A: Yeah, but that woman was his mum and whether she’s holding a dagger or a biscuit, he’s going to do what she says.

64) Do you really think it frequently takes more than one arrow in the chest to kill a man?

A: One through the chest can bring a man to his knees. One through the heart will have him begging for forgiveness while he’s on his knees. I can take about a dozen Nerf arrows before I start running for cover.

66) Do you have nomadic barbarians living on the tundra and consuming barrels and barrels of mead?

A: Bah! My characters don’t drink…well, okay, a few did take wee sips at the inn, but that was with a meal. I can’t have them going around half-corked. It just doesn’t make any sense for them to drink like pigs and fight like warriors.

73) Is your book basically a rip-off of The Lord of the Rings?

A: I can’t say; I haven’t read the book. I mean, I read to about page 100 or more, maybe page 150, and then I got bored. Perhaps if you have read that book, you could read mine and tell me if the Tolkien guy ripped me off.

74) Read that question again and answer truthfully.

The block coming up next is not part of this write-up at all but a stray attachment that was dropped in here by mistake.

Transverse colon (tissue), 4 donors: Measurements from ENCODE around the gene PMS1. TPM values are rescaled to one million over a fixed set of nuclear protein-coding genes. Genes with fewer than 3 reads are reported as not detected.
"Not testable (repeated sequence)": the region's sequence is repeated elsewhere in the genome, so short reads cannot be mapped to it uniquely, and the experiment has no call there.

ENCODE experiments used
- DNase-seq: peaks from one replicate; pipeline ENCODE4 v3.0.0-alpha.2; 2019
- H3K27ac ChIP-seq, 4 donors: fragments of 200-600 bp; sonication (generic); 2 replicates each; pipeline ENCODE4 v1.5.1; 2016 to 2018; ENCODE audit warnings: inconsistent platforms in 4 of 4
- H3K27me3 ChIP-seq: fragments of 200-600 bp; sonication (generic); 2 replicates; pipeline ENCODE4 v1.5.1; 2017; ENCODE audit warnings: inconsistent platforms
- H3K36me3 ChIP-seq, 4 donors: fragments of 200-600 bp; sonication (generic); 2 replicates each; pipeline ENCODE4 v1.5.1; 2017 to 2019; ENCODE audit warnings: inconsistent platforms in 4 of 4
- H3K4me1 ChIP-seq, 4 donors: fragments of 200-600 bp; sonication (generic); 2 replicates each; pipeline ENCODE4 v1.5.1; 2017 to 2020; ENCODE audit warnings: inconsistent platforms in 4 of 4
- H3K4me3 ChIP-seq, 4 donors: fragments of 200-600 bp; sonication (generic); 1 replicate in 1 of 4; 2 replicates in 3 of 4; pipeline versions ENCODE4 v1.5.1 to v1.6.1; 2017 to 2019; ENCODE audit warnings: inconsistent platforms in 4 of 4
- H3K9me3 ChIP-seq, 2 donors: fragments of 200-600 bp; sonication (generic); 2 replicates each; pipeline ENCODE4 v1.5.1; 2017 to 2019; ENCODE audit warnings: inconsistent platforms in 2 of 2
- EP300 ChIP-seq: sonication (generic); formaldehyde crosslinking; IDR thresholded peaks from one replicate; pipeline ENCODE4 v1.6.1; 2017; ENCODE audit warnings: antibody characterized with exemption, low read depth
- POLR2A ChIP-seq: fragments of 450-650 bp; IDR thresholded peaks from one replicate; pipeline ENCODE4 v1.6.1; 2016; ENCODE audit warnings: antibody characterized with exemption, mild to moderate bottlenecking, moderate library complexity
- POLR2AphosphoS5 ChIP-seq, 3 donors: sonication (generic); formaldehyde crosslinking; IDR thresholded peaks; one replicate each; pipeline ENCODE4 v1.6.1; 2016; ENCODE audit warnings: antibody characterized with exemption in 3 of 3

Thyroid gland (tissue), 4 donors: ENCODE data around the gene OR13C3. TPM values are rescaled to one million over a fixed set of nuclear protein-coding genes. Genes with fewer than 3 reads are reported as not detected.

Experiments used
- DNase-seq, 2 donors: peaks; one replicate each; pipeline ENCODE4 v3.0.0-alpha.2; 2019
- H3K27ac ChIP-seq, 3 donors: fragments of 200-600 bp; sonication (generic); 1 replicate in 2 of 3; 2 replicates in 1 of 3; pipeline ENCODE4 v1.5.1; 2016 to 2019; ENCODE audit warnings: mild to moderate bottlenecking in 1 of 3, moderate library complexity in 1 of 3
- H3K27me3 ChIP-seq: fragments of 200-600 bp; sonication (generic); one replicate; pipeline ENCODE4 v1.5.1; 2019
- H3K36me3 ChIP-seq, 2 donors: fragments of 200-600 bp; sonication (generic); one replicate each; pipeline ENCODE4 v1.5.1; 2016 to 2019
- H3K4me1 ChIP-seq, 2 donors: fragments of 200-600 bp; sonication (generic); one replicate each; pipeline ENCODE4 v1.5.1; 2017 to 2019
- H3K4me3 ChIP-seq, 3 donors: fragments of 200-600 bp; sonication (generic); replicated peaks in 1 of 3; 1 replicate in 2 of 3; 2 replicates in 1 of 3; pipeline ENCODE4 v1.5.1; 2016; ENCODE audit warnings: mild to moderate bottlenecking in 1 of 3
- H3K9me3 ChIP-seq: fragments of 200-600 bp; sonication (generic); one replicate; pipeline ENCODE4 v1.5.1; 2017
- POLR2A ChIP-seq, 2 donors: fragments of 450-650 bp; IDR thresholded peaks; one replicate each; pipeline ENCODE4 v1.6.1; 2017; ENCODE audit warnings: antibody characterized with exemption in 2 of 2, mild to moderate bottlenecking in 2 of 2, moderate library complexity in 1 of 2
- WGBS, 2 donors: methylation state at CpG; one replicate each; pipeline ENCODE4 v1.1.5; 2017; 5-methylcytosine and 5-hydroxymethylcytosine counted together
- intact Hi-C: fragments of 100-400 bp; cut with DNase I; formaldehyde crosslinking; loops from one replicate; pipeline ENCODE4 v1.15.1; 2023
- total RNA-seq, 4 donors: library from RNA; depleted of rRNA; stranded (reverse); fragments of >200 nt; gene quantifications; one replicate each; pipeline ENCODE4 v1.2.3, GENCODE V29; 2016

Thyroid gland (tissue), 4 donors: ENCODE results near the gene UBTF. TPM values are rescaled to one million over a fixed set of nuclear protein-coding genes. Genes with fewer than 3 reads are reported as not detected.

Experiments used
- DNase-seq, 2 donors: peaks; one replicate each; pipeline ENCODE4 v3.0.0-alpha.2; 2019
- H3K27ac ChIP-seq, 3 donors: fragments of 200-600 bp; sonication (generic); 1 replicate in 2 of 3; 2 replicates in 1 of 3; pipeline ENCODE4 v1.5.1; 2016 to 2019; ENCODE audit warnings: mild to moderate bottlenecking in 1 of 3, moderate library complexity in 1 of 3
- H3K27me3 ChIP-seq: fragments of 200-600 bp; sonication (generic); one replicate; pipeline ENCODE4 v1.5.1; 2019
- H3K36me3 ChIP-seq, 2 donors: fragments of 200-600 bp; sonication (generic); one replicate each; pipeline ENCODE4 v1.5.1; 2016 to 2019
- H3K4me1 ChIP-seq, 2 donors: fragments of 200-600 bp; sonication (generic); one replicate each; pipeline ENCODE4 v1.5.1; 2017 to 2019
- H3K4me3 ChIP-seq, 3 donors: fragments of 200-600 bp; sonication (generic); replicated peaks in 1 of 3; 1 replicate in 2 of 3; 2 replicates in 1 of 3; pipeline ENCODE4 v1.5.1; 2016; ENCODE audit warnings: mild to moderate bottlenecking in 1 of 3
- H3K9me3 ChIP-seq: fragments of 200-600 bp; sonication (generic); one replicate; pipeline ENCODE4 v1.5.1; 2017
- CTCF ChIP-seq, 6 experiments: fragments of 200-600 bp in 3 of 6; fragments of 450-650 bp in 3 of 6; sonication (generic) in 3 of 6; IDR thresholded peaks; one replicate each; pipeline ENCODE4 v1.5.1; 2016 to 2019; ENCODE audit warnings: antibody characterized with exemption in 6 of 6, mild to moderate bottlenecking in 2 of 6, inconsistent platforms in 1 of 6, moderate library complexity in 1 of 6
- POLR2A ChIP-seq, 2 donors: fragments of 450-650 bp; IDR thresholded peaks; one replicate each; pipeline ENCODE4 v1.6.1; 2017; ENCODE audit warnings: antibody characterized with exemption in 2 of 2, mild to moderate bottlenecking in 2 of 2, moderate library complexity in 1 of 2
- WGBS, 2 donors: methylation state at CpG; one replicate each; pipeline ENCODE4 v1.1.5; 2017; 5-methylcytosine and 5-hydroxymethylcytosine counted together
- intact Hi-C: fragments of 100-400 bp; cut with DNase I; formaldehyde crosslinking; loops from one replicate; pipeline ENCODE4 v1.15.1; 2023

A: Okay, okay, I probably only read to about page 90…80?…before I got bored with the language. I mean, not much was happening. I wanted some action.

End of exam. Put down your pencil, grab a sword and head off into whatever fantasy world you want to explore.

If you thought that was fun, there’s also a film maker’s Exam to take.

. . . . . . . . . * . . . . . . . . .


Diane Lynn McGyver - Shadows in the StoneNow Available at Kindle, Chapters Indigo (Kobo) and Smashwords.

Reviews for Shadows in the Stone can be found at Goodreads.





4 thoughts on “Take the Fantasy Writer Exam

  1. oh my gosh, Diane! You are hilarious! Thanks for sharing that.
    I don’t write fantasy, and although I haven’t tried I am quite sure I could never think that way in enough drama and detail. I do enjoy reading some fantasy, though.


    • Thanks, Yvonne. The more questions I answered, the more I realised I might fail big time, and…the more free I became with my answers.

      Yes, Flawed Fantasy. I think that might work. We’ll draw a huge crowd of readers who love to read about things they already enjoy with an added twist.